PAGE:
Constructing Successful Retro Canes

Retro canes are timeless.

Are you familiar with the Retro Cane? It’s been making the rounds on the internet for several years. I’m not entirely sure who was the first to come up with the idea (though I’ve seen one source say it was Nan Roche), but the technique saw a resurgence in 2012 when Bettina Welker published her take on it.

Personally, I’ve been making them for at least a decade, and I love the mod look.

The physical act of constructing the cane is actually quite simple: insert striped cylinder into clay gun, extrude through square disc, cut up and re-assemble extrusion into square cane. Done in under 5 minutes.

Technically, anyone with opposable thumbs can make a Retro Cane.

That said, I’ve seen a lot of ugly Retro Canes. And even more that are not ugly so much as flat. Contrast is an essential element to these patterns, but sometimes it’s hard to see how to introduce contrast into a design while still using the colors that speak to you.

The trick is in how you build that striped cylinder that you insert into your extruder.

While you can technically put any colors you like together, not every color combination is going to result in a striking pattern. With that in mind, let me give you a few tips, and show you how to use the colors you love, while still ensuring that the finished design really pops.

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When I establish a color scheme for a group of canes, I nearly always choose three main colors to work with for all of the designs within the group. These colors are generally fairly dark or richly saturated, and all of my designs involve adding white and/or black to them in varying degrees. This ensures some amount of contrast, even when my three main colors are similar in value. This approach works well with Retro Canes.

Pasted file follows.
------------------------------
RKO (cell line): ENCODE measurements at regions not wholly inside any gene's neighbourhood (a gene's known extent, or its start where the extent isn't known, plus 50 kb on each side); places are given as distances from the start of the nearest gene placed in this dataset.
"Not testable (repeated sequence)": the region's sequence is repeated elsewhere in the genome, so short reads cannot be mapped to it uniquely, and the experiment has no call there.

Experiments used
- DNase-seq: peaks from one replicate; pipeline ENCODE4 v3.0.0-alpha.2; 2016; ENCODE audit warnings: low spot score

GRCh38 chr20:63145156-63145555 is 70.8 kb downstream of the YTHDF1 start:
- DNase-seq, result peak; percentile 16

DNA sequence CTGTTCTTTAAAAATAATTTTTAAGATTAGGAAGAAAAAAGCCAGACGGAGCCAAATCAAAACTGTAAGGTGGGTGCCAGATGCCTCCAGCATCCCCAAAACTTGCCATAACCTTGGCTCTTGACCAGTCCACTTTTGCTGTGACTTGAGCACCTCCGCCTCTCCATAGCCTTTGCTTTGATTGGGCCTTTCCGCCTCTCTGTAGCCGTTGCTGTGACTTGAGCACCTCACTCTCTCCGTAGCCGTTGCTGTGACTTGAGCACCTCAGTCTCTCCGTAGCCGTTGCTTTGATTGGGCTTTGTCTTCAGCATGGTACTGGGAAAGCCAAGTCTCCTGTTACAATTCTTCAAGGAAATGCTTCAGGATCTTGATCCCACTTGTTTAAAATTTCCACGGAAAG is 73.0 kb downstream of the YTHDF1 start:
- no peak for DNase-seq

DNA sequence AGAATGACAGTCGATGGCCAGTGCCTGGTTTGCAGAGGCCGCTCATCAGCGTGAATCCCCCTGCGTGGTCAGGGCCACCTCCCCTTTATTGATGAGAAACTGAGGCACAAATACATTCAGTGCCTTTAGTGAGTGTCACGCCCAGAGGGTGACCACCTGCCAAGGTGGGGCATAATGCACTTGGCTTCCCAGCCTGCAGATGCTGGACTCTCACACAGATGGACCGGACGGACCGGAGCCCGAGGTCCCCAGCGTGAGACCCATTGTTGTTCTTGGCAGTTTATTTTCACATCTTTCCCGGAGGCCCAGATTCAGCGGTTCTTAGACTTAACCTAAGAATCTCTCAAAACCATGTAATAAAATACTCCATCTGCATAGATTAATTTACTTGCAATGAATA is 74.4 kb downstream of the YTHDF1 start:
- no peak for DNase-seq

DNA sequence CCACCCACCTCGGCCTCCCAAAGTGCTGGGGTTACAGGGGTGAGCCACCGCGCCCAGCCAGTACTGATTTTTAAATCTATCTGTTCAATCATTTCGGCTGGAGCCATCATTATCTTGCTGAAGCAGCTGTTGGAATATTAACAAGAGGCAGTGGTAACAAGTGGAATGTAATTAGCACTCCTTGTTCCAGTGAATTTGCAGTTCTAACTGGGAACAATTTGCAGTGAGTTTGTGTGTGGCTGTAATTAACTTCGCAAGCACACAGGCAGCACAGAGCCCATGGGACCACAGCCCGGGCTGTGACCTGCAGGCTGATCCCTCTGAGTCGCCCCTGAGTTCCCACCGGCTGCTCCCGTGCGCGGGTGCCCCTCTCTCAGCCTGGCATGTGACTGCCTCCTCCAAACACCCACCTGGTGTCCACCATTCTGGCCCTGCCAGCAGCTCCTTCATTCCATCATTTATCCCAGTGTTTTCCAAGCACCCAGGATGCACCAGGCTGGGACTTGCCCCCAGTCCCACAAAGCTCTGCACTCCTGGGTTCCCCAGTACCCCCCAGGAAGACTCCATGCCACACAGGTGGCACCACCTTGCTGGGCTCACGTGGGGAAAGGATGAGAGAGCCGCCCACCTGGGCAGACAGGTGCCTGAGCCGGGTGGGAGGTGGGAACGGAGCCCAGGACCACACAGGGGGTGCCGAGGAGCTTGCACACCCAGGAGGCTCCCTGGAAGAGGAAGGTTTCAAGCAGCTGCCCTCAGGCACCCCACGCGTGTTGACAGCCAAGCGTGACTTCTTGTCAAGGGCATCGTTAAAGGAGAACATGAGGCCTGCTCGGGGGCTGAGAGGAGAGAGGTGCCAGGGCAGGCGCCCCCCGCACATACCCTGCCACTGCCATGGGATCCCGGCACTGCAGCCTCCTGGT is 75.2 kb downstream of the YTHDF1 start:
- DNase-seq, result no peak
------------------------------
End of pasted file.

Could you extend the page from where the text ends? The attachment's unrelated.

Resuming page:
You can feel free to use fewer colors (or more) if you like, but keep these tips in mind when making your selections:

  • Avoid metallics or clays with inclusions in them. These types of clays don’t have a “crisp” look about them when they are used in caning. If you really must have some sparkle in your design, choose only one metallic. If you surround it with opaque colors, you’ll retain crispness and get a bit of shimmer at the same time. When it comes to pearlescence in Retro Canes, less is more.
  • Same goes for translucent clays. It’s best to eliminate these altogether, or use them in a subtle role.
  • Choose colors with some vibrancy to them. Since you’ll be adding white, you want colors that can be considerably lightened and still retain plenty of the original hue.